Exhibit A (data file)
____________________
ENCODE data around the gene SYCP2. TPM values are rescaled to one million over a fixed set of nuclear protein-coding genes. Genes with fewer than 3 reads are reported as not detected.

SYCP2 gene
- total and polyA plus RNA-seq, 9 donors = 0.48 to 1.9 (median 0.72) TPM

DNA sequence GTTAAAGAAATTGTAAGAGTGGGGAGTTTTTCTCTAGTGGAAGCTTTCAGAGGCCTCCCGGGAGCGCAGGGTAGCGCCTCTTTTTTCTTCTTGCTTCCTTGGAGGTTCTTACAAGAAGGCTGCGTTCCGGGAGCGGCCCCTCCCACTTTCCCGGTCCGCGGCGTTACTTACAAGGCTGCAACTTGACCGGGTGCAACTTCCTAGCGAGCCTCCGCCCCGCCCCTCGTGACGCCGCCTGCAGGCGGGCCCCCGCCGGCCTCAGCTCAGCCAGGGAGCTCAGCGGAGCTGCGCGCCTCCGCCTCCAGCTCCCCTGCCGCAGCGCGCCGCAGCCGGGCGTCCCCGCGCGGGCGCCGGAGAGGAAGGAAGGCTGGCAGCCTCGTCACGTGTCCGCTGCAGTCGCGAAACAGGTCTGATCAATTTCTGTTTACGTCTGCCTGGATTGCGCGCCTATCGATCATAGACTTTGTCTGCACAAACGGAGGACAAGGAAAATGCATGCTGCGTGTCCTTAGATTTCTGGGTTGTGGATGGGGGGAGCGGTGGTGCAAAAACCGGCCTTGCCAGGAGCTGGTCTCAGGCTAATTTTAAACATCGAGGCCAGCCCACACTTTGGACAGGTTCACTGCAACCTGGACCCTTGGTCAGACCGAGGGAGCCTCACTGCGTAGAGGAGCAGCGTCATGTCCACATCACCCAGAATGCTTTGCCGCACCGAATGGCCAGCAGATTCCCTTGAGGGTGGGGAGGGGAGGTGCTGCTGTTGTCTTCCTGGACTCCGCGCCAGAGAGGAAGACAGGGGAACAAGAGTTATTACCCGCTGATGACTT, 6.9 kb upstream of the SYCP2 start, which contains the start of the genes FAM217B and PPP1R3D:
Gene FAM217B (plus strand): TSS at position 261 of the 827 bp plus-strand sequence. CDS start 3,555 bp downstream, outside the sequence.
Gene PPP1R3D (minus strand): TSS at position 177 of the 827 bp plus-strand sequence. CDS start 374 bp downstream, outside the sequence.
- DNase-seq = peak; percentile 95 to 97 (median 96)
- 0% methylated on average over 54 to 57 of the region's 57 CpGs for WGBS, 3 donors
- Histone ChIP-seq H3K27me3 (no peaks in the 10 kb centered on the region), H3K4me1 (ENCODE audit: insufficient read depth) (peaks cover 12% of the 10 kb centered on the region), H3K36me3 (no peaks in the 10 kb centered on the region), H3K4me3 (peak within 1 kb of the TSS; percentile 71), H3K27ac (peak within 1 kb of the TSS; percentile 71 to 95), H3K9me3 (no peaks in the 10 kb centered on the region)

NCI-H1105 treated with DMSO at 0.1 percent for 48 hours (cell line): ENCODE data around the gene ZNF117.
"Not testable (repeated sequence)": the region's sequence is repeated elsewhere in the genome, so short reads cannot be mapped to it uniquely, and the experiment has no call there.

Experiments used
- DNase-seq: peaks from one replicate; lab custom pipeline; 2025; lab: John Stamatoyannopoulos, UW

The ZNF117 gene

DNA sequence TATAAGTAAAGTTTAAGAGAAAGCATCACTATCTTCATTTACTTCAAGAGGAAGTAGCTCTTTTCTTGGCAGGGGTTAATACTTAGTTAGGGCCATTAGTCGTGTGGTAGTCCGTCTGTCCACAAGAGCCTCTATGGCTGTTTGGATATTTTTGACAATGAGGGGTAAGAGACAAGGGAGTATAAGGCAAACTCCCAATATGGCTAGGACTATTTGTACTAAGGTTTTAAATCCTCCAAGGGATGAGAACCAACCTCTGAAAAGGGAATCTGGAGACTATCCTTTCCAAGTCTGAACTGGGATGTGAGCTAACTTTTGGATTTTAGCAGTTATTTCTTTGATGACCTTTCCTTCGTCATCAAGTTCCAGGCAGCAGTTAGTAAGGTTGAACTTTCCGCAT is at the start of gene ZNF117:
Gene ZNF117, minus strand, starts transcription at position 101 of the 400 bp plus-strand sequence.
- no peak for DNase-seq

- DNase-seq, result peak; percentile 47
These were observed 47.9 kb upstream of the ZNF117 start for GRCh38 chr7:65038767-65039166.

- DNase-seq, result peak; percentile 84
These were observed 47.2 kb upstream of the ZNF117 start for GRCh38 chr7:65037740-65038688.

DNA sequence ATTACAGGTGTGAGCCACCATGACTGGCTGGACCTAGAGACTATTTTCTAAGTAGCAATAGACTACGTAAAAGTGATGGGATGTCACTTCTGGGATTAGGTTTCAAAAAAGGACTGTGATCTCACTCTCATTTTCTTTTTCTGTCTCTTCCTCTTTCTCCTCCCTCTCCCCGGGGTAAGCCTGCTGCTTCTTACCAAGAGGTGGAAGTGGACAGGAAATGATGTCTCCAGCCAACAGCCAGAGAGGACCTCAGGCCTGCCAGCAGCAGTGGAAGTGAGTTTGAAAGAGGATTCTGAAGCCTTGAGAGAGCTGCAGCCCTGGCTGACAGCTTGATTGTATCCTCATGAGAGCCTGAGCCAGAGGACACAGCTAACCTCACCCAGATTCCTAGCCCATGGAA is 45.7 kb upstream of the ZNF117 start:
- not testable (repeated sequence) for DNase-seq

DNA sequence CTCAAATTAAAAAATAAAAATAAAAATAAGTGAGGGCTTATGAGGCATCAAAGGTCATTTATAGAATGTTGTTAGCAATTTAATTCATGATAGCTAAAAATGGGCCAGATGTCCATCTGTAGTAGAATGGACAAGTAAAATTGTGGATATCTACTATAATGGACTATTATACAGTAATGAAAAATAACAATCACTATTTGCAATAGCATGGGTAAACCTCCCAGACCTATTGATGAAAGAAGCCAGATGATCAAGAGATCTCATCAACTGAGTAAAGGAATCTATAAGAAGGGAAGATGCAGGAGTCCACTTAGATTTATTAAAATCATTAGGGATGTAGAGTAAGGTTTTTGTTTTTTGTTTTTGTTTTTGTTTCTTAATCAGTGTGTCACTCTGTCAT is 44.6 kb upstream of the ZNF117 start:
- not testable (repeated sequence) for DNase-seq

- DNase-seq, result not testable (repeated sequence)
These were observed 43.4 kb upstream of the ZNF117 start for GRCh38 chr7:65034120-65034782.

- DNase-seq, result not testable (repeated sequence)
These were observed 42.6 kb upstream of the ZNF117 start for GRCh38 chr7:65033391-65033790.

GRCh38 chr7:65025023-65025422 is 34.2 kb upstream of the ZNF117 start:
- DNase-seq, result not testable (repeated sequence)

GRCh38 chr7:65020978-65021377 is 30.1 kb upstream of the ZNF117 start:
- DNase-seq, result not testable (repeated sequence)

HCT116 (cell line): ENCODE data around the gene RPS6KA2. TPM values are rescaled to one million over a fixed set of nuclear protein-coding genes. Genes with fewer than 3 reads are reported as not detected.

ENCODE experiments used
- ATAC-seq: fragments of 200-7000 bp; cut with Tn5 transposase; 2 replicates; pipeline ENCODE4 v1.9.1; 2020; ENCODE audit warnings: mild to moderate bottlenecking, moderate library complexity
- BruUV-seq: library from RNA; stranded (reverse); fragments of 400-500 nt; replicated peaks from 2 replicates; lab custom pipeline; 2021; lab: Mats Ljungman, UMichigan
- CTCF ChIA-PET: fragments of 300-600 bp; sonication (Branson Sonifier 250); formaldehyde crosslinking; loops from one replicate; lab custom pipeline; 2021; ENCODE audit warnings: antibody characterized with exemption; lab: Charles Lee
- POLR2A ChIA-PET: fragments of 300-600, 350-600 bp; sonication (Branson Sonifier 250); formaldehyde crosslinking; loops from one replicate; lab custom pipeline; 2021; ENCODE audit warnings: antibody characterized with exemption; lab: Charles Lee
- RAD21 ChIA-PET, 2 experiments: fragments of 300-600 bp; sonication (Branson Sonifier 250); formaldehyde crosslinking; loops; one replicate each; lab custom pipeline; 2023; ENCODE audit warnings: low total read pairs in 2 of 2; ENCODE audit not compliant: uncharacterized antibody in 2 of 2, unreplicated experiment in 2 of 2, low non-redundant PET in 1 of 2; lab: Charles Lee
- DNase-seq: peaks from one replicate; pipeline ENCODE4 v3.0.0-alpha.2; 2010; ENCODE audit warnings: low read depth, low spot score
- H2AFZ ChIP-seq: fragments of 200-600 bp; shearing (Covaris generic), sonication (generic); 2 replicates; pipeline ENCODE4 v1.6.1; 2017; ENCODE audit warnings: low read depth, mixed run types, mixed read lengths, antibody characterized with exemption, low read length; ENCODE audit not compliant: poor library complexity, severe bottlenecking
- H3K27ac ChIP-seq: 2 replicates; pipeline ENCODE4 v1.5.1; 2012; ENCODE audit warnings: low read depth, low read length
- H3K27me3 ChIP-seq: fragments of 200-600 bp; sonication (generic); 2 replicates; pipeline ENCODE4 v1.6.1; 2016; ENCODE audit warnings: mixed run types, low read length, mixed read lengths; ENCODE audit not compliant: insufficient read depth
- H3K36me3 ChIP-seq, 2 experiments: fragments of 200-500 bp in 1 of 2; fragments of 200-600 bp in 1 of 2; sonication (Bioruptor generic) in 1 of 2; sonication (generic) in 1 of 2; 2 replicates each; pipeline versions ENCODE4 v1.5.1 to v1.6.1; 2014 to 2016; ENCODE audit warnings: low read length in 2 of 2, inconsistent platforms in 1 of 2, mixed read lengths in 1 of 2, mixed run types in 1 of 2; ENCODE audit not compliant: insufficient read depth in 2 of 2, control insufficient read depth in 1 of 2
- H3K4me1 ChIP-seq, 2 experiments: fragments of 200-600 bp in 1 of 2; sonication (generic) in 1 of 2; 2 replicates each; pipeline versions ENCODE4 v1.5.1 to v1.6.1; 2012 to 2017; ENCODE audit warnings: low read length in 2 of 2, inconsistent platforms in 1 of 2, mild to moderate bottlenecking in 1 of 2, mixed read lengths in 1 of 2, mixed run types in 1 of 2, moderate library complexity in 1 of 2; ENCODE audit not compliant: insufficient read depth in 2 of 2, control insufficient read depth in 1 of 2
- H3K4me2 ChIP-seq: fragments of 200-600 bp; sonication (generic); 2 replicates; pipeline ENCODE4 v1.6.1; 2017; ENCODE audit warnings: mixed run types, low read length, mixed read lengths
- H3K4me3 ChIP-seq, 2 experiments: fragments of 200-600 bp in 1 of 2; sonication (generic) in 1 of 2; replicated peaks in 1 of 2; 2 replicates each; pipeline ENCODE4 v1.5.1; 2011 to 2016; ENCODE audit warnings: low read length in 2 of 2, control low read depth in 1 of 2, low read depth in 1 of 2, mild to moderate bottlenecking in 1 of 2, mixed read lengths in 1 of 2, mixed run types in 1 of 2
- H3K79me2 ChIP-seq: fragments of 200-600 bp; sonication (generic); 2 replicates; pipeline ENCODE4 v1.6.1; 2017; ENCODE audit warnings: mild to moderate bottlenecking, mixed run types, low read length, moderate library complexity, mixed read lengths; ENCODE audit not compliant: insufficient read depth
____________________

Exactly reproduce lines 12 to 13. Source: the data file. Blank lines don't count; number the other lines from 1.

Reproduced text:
Experiments used
- DNase-seq: peaks from one replicate; lab custom pipeline; 2025; lab: John Stamatoyannopoulos, UW